The Danish Royal Life Guards are a unit of the Royal Danish Army charged with the security of the royal family and their residences. The Lifeguard is a palace guard with all of the parade ground precision and spit and polish one would expect of the guardians of Europe's oldest monarchy, however, they are also a front-line combat regiment that serves on Danish military missions overseas. HM King Frederick III founded the Lifeguards in 1658 as a royal body guard and a line infantry regiment. Since that time the Royal Lifeguard has seen service on a wide variety of battlefields in numerous wars throughout the history of Denmark such as the Great Northern War, the Napoleonic Wars, the Schleswig Wars, the German occupation of Denmark and more recently in the conflicts in Afghanistan and Iraq.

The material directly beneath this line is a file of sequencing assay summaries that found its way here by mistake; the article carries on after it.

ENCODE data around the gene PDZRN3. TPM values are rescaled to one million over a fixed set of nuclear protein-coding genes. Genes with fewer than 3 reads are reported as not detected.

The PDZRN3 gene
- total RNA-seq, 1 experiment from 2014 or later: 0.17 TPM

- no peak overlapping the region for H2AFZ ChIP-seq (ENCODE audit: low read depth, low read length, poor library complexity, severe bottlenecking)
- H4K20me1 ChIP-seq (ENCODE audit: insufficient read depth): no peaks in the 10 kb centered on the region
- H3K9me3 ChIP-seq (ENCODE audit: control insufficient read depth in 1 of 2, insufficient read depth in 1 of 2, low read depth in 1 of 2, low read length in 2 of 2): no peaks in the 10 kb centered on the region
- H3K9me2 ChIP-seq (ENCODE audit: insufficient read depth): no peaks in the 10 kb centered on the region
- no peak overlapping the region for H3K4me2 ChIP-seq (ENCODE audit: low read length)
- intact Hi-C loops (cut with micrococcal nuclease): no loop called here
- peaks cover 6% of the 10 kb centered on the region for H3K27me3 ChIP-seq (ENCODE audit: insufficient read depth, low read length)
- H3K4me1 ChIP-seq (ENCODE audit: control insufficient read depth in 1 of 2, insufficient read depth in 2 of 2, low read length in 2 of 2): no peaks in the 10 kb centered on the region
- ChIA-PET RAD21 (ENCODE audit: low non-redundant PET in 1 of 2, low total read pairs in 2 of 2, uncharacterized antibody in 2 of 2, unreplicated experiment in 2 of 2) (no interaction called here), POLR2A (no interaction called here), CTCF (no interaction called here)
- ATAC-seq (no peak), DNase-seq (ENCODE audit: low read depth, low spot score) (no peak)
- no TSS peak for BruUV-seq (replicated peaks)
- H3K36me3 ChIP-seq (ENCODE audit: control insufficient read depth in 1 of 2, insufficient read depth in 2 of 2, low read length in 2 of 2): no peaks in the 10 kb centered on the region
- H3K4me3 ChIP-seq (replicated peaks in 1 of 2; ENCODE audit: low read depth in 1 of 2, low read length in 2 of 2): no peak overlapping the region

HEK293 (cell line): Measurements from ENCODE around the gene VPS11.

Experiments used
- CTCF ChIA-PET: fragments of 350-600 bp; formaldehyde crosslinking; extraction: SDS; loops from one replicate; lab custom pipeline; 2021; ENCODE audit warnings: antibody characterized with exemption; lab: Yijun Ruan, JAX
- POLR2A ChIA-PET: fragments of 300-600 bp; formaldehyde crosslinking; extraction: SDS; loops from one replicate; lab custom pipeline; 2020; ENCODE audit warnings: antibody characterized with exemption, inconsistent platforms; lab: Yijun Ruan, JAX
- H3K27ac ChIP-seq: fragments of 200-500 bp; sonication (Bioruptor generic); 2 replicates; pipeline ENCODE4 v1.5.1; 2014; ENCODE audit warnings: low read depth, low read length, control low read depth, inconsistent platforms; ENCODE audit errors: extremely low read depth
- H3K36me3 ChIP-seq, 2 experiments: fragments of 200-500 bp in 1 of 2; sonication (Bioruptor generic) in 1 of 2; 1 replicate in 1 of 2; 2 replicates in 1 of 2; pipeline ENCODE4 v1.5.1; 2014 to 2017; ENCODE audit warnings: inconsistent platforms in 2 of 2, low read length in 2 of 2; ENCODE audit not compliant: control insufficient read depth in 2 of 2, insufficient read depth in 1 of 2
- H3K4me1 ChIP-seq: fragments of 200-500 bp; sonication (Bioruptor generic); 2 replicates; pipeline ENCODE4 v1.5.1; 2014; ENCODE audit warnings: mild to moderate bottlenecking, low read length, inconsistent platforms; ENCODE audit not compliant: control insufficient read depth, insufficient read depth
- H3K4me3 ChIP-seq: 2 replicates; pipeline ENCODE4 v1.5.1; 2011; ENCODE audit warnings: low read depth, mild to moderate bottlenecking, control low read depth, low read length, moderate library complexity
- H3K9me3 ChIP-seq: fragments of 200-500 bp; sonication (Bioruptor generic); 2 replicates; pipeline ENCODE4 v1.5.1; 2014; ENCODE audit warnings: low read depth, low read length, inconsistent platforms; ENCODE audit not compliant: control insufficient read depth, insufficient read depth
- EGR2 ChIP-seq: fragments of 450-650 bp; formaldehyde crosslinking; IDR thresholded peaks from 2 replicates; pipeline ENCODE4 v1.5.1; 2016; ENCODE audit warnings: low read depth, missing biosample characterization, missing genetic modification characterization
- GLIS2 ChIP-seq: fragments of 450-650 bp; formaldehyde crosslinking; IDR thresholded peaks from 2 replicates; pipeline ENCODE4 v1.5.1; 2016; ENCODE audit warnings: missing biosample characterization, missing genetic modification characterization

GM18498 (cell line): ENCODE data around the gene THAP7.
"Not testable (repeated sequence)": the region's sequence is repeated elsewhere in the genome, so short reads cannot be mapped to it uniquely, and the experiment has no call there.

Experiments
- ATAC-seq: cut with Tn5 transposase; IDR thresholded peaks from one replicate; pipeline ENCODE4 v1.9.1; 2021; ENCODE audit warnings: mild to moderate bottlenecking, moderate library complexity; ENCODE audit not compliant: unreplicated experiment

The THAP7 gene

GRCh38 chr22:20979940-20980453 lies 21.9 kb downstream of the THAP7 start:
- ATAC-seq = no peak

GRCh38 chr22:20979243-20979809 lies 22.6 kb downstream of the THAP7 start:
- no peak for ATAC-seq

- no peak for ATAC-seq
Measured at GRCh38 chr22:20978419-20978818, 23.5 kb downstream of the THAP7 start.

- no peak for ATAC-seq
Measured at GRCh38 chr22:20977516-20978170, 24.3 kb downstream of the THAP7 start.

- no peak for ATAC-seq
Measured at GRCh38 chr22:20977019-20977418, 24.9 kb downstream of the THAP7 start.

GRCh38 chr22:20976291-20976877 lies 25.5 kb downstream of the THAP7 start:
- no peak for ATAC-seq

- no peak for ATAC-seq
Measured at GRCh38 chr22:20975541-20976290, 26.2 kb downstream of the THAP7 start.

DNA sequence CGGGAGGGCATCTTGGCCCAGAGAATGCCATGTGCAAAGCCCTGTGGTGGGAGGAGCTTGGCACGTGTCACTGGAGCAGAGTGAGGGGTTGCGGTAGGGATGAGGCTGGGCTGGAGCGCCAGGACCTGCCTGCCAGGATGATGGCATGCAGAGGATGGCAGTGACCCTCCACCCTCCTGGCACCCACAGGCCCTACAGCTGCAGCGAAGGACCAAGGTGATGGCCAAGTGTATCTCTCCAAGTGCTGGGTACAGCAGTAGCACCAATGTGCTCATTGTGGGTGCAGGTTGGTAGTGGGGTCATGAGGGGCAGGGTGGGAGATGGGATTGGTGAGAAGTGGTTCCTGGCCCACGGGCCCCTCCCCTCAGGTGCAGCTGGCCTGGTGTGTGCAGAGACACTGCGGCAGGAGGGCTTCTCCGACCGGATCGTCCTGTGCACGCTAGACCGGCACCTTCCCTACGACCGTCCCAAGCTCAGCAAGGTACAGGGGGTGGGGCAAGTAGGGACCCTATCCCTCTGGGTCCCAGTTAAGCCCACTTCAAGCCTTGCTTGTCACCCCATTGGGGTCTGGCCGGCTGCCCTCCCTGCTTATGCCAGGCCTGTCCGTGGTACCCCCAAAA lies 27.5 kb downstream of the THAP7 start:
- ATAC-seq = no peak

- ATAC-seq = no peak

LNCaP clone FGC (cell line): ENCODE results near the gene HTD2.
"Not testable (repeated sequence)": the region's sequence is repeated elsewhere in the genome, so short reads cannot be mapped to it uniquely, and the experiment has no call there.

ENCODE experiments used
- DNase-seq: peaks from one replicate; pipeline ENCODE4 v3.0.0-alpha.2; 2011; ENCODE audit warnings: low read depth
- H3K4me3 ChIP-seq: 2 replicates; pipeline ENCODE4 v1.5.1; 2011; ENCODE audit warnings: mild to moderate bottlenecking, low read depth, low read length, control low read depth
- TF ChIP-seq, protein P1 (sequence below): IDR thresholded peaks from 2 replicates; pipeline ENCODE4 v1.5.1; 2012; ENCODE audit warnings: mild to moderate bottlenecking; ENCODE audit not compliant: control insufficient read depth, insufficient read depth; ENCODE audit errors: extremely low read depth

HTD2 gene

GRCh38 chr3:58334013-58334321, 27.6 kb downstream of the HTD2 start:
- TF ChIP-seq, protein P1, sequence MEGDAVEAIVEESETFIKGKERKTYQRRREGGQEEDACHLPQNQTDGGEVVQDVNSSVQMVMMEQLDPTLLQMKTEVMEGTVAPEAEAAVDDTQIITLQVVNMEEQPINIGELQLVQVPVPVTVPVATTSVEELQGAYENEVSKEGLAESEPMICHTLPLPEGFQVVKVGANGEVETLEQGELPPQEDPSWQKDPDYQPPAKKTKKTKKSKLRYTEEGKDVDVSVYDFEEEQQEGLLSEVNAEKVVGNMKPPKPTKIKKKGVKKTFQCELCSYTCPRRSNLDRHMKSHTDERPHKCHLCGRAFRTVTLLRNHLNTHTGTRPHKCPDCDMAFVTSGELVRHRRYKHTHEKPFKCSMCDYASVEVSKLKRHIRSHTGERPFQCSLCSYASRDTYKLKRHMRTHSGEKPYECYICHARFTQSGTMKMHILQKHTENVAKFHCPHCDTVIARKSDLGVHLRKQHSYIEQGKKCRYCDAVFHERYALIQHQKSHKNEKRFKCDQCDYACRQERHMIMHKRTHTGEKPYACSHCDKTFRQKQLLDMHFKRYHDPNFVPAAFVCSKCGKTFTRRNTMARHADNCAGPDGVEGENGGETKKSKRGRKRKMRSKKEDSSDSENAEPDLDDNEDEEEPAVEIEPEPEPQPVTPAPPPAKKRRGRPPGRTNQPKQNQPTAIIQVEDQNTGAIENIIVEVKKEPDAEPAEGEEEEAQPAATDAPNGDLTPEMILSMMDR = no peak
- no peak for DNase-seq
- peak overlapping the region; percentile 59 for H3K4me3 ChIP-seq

While not on active service the Royal Lifeguard provides security details at Hovelte, Rosenborg Castle and Kastellet in Copenhagen and a detachment is always on duty at the primary Danish royal residence of Amalienborg Palace. Sometimes the Royal Lifeguard also stands duty at Fredensborg Palace, Marselisborg Palace, Grasten Palace, Christiansborg Palace and other areas across Denmark as needed. Tourists flock to Amalienborg to watch the changing of the guard and the troops cut an impressive figure in their dark blue tunics, tall bearskin busbies and French sabers. On the rare occasions that full dress is called for they were bright red tunics that cause them to bear more than a passing resemblance to the famous Grenadier Guards of Britain.
Today there are two battalions of the Royal Lifeguard, one of which is a training battalion and the other an armored infantry battalion. Over the years many princes of Denmark have served in the ranks of the Royal Lifeguard and that tradition has continued to the present day. When Crown Prince Frederick served his tour of duty with the army he served in the Royal Lifeguard and worked his way up to the rank of sergeant before his time was up.